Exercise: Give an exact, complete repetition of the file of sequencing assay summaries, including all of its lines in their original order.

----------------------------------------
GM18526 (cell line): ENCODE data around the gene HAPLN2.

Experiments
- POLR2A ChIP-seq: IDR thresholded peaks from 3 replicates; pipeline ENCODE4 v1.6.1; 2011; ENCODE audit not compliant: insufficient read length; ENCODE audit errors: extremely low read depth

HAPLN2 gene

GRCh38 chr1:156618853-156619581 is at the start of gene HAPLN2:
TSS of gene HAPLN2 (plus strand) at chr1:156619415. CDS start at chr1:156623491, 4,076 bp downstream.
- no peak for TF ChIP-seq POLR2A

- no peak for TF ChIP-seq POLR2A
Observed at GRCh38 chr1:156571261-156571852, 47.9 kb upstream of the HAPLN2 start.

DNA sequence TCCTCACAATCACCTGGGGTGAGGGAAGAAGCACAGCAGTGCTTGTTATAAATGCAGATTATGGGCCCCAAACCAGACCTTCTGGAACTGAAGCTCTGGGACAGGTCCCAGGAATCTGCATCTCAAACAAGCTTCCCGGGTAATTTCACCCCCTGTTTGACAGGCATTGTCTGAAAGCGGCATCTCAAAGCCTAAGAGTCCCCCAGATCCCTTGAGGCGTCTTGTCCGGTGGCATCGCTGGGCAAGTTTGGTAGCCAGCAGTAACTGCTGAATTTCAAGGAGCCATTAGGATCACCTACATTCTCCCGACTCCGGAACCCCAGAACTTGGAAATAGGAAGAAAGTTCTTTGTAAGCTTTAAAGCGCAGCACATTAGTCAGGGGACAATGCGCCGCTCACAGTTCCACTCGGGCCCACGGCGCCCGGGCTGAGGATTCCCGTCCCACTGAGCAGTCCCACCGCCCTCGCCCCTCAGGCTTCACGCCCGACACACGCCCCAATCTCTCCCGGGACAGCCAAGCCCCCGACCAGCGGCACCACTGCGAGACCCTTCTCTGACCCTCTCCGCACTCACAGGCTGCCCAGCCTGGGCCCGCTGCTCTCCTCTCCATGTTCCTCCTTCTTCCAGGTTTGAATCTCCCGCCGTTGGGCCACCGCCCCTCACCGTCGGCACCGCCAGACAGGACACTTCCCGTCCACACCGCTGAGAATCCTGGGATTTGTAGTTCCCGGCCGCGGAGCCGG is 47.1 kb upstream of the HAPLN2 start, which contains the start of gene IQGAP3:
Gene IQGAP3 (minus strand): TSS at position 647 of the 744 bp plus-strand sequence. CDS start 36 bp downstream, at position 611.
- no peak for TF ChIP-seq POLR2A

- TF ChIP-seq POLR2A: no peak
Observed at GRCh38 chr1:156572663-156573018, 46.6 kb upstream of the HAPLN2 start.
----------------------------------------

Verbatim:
GM18526 (cell line): ENCODE data around the gene HAPLN2.

Experiments
- POLR2A ChIP-seq: IDR thresholded peaks from 3 replicates; pipeline ENCODE4 v1.6.1; 2011; ENCODE audit not compliant: insufficient read length; ENCODE audit errors: extremely low read depth

HAPLN2 gene

GRCh38 chr1:156618853-156619581 is at the start of gene HAPLN2:
TSS of gene HAPLN2 (plus strand) at chr1:156619415. CDS start at chr1:156623491, 4,076 bp downstream.
- no peak for TF ChIP-seq POLR2A

- no peak for TF ChIP-seq POLR2A
Observed at GRCh38 chr1:156571261-156571852, 47.9 kb upstream of the HAPLN2 start.

DNA sequence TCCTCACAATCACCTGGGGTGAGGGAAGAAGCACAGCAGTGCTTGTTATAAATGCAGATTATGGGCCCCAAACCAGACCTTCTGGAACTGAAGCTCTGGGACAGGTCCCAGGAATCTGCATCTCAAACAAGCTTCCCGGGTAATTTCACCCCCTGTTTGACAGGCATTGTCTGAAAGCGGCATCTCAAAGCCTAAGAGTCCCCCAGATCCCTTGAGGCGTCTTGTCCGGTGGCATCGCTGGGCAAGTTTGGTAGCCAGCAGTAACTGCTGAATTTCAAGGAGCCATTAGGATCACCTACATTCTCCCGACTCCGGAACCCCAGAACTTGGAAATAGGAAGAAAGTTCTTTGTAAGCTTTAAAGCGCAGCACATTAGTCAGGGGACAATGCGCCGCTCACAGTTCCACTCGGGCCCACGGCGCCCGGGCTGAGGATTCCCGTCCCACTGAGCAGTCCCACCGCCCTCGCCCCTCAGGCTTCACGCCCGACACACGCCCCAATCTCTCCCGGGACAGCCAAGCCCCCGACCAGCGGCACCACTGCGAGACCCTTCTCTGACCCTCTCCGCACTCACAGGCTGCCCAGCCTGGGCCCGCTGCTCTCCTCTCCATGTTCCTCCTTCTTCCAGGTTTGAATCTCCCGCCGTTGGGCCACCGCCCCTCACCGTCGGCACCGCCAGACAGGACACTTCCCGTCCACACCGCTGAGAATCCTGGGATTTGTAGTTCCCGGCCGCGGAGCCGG is 47.1 kb upstream of the HAPLN2 start, which contains the start of gene IQGAP3:
Gene IQGAP3 (minus strand): TSS at position 647 of the 744 bp plus-strand sequence. CDS start 36 bp downstream, at position 611.
- no peak for TF ChIP-seq POLR2A

- TF ChIP-seq POLR2A: no peak
Observed at GRCh38 chr1:156572663-156573018, 46.6 kb upstream of the HAPLN2 start.